I had a crisis in Christmas spirit yesterday.  Yes, me, the Ghost of Christmas I-Believe-in-Everything.  As I was searching to recover my peace and joy, I came across an idea that might help someone else who might be struggling a bit with the season.

Untangle the lights.

Take the strand of your existence and untangle it by breaking it down to its basics then slowly add back the things that you must do and the things that you want to do.  For me, I am overwhelmed by the list of “Must-Dos.”  So I ask myself, “How many really are essential, and how can I prioritize them to leave room for a happy spirit?”

I am blessed not to have to worry about shelter, and so in honor of the season I can give to organizations that help others with that particular burden.  I still must take care of food and clothing, so going to the store and doing laundry are priorities that cannot be ignored.  I can help others with the same with donations to food banks and to Goodwill and the Salvation Army.  Food, clothing, shelter–check, check, check.  I think the point of A Christmas Carol, by the way, is that those donations should be a priority all throughout the year, maintaining the Christmas spirit year-round.  I like the sound of that.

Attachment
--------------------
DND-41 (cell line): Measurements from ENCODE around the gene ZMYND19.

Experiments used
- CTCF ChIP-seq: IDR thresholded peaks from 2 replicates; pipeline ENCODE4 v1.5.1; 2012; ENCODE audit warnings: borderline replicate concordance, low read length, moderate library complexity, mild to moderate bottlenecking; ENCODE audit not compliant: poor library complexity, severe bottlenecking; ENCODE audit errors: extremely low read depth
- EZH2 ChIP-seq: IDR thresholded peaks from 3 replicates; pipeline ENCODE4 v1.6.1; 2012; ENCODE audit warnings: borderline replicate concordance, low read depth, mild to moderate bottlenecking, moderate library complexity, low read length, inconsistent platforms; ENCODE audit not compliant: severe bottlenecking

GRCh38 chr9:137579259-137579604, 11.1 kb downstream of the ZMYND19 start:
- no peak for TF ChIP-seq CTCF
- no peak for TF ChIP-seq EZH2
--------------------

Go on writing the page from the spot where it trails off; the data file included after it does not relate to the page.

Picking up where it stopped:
Next is the gift-giving.  Christmas is a time of giving, just as the Wise Men brought gifts to Jesus. (Don’t pester me with the details of timing for the events of Christmas.  I am dealing here with the spirit of the time.) This requires stepping back and thinking closely about those on my giving list.  Perhaps the best gift is not something that can be wrapped under the tree.  I know I need to give my mother more time, for example, and that requires a reorganizing of priorities for the entire year.  I need also to spend more time letting friends know that I care about them and I am thinking about them.  Again, hard to wrap, but a resolution I can make and show throughout the New Year.  So I have to prioritize the expenditure of my time to showing love to others. What does that mean for today?  Quick phone calls, texts and e-mails to let others know I am thinking of them.  Christmas cards, too, usually shoved aside, should perhaps be moved up in priority to let others know I am thinking of them.

And so I find my purpose for the day.  My lights are untangled and my priorities are clear.  Off I go to care for the basics first, then on to gift-giving plans. The rest of my list can wait for another day, even if it never gets done.


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